That’s the question The Current hoped to answer for the Highlands. Last year, drug overdoses – the most visible marker of the epidemic – killed 64,000 Americans, a 22 percent increase over the year before. About 15,400 of those deaths involved heroin, 20,000 involved fentanyl (a synthetic that is 50 to 100 times more powerful than morphine) and 14,400 involved prescription painkillers, according to preliminary federal data.
On July 31 a commission assembled by President Donald Trump to address the crisis made an urgent recommendation that he declare a national emergency, noting that the overdose death rate in the U.S. has reached the equivalent of 142 people per day.
The problem is not far away. Dutchess and Putnam counties together have an overdose death, on average, about every four days. Statewide, about seven people die each day. From 2013 to 2015, Dutchess had the second highest rate of overdose deaths per capita in the state (trailing nearby Sullivan County); Putnam was in the middle of the pack, but the rates in both counties were higher than those of New York City or the state.
On Aug. 18, Forrest Ryzy-Ryski, a 2011 graduate of Haldane High School in Cold Spring and a talented artist, writer and martial arts fighter, became the latest casualty when he died of a heroin overdose in Georgia, where he was attending Kennesaw State University. He was 23.
A memorial service was held in Garrison on Sept. 10. The day after his death, on Facebook, his grandmother posted an anguished plea: “I wish I could go with him and take care of him, tell him that I love him and try to understand the big why.” In frustration, she warned others who, perhaps, think they do not need help: “There is no answer, you also will die, it is a matter of time. Your grandmother will shed tears to no end, too.”
We saw some of that pain on Aug. 31 at the Cold Spring bandstand, when those struggling with addiction and their families and supporters came together to observe International Overdose Awareness Day and call for more resources to fight the expanding shadows. We saw it in graffiti near the Metro-North station: “Cold Spring Kills Kids & Breaks Hearts.”
Overdoses have become the leading cause of death for Americans under 50, outpacing assault and suicide. They kill more Americans each year than die in auto crashes or gun violence. They are killing people faster than H.I.V. ever did. And the addition of fentanyl to the mix with heroin has made the epidemic even deadlier.
When fentanyl showed up in the Hudson Valley in late 2013, there were 68 heroin overdoses in Poughkeepsie in less than two months. Fentanyl is widely used in medicine; much of what is found on the street is manufactured in illicit labs in China and Mexico. Why wait for a poppy to grow? A lethal dose is about 2 milligrams, which looks like a few grains of salt. It is so potent that police officers can be sickened during drug busts. And dealers are now importing the even more deadly carfentanil, an elephant tranquilizer that is 10,000 times more powerful than morphine, to mix with heroin. Chinese suppliers sell 2 pounds of the drug – enough for 50 million doses – for about $2,750.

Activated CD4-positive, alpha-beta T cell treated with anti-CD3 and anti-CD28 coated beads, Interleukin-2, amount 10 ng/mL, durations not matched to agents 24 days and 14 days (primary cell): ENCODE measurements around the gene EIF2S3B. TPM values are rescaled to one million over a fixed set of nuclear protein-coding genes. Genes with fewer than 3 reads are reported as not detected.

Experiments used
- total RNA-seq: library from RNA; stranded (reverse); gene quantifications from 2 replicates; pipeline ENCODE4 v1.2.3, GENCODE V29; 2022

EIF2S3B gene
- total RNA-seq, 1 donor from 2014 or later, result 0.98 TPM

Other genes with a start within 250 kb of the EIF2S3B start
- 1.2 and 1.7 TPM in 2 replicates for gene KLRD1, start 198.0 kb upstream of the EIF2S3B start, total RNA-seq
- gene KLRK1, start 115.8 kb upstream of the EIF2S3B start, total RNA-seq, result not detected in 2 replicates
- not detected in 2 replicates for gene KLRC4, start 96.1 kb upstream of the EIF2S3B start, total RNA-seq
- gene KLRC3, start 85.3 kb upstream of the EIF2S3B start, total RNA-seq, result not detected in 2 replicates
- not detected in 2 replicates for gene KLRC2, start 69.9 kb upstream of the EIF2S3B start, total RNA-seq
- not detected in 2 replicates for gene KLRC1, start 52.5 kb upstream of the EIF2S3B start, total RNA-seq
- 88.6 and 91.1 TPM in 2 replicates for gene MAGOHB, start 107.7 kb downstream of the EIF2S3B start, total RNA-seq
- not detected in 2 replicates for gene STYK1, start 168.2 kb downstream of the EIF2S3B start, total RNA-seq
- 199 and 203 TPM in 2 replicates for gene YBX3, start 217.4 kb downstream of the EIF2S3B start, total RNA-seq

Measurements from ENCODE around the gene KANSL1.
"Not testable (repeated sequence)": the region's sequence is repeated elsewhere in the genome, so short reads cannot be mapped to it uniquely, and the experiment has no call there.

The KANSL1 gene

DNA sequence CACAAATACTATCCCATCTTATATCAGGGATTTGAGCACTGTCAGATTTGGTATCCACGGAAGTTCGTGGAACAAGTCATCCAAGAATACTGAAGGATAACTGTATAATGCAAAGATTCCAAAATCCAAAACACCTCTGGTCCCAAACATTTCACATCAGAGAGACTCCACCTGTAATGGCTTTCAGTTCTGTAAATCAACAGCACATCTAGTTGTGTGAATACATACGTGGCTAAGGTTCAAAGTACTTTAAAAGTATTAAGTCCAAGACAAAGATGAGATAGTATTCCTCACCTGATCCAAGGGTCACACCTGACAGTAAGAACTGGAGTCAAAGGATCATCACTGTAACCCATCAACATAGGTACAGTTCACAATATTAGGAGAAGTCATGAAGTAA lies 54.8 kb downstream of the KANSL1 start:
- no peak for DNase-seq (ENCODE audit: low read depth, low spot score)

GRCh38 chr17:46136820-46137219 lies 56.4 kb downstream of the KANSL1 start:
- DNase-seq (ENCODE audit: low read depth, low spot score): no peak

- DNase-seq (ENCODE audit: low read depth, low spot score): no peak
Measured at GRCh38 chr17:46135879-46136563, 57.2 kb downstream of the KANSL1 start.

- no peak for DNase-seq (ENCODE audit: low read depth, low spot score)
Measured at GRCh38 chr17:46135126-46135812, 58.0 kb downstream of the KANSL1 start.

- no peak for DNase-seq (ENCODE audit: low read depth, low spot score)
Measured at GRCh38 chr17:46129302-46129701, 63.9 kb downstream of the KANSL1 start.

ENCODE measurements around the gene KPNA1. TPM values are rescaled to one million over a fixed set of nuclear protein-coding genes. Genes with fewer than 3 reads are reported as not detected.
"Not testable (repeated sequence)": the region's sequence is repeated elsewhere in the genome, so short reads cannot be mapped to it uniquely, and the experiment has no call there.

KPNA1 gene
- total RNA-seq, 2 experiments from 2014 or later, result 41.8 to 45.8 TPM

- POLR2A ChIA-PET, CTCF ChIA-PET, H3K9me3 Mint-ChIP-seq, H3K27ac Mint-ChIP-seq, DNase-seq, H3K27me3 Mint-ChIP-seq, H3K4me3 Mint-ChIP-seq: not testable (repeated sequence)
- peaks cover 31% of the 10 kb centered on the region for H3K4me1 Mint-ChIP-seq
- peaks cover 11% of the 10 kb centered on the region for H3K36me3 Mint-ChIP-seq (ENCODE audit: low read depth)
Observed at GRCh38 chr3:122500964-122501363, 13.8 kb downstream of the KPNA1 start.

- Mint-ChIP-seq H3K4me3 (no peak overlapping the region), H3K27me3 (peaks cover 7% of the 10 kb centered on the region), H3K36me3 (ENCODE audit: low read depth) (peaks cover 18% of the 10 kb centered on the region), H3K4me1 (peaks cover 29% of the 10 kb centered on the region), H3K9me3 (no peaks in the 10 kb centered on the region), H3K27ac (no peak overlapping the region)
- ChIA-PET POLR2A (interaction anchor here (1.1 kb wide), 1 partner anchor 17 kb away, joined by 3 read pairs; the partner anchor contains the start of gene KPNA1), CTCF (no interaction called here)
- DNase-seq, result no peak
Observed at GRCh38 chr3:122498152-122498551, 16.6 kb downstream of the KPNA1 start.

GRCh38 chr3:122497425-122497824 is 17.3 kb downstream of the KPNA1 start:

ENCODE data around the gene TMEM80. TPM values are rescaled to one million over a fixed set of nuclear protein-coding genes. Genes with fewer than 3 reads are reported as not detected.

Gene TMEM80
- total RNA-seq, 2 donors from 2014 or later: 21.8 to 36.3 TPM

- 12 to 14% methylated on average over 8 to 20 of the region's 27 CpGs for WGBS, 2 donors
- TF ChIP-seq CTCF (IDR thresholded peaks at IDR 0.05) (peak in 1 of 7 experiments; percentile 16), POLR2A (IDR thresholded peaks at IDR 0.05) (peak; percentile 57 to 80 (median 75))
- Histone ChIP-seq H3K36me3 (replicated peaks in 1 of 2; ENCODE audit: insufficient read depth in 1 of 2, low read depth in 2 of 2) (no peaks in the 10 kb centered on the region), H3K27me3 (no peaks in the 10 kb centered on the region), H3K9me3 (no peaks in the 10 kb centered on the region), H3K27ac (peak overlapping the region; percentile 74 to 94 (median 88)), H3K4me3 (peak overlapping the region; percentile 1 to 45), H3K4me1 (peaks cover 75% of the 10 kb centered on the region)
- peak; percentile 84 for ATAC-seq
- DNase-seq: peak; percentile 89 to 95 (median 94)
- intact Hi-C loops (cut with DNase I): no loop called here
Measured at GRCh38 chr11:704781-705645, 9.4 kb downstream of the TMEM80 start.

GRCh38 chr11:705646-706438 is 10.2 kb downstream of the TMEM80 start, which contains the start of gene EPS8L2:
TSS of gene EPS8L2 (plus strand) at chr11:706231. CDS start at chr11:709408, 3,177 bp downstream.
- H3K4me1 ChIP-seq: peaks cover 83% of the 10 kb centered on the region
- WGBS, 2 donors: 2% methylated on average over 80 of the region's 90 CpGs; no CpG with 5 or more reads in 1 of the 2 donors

According to a federal report released last month, nearly 600,000 teenagers and adults in the U.S. are addicted to heroin, and more than 2 million to prescription painkillers. Doctors in Putnam County write 50,000 prescriptions annually for opioids; in Dutchess, it’s 165,000, both at per-capita rates higher than New York City or the state at large. Most states, including New York, have cracked down on doctors who overprescribe, but that forces many addicts to turn to street drugs, whose potency is harder to measure.
How Does it Work?
Click here for a chemistry lesson on heroin, fentanyl and Narcan.
To find out more about the fight against opioid addiction in the Highlands, The Current created an enterprise journalism fund with initial contributions from members of our board of directors. Their support allowed our writers, photographers and designers — Chip Rowe, Scott Veale, Michael Turton, Liz Schevtchuk Armstrong, Jeff Simms, Anita Peltonen, Kate Vikstrom, Lynn Carano, Ross Corsair and Brian PJ Cronin — to spend more time on this project than they would for a typical news story. We hope to address other national issues of local importance in the near future.
This series has four parts.
In Part 1, reporters Michael Turton and Liz Schevtchuk Armstrong spoke with the parents of young men who struggled with opioid addiction. One died, one survived, but they faced many of the same obstacles in getting treatment. We asked them to share their experiences, hoping it would provide a road map.
Intro // Sasha’s Story // Max’s Story
In Part 2, we examined the role of law enforcement and the courts in battling the epidemic. Turton looked at the work of the Putnam County Drug Court, while Jeff Simms spent time with Beacon and Dutchess County police officers who are at the front lines.
In Part 3, we explained treatment options. Brian PJ Cronin profiled the Dutchess County Stabilization Center, an innovative first stop for those in crisis, while Anita Peltonen and Armstrong visited treatment centers at Graymoor in Garrison, Arms Acres in Carmel and CoveCare Center (formerly Putnam Family & Community Services) in Carmel.
Finally, in Part 4, we shared the thoughts of specialists, counselors, doctors and those struggling with addiction about what they feel should take priority in addressing the problem.
We appreciate your feedback about the series and thoughts about how best to address the epidemic. Email [email protected] or post a comment below.The Current is a nonprofit supported by its readers; please consider a year-end gift.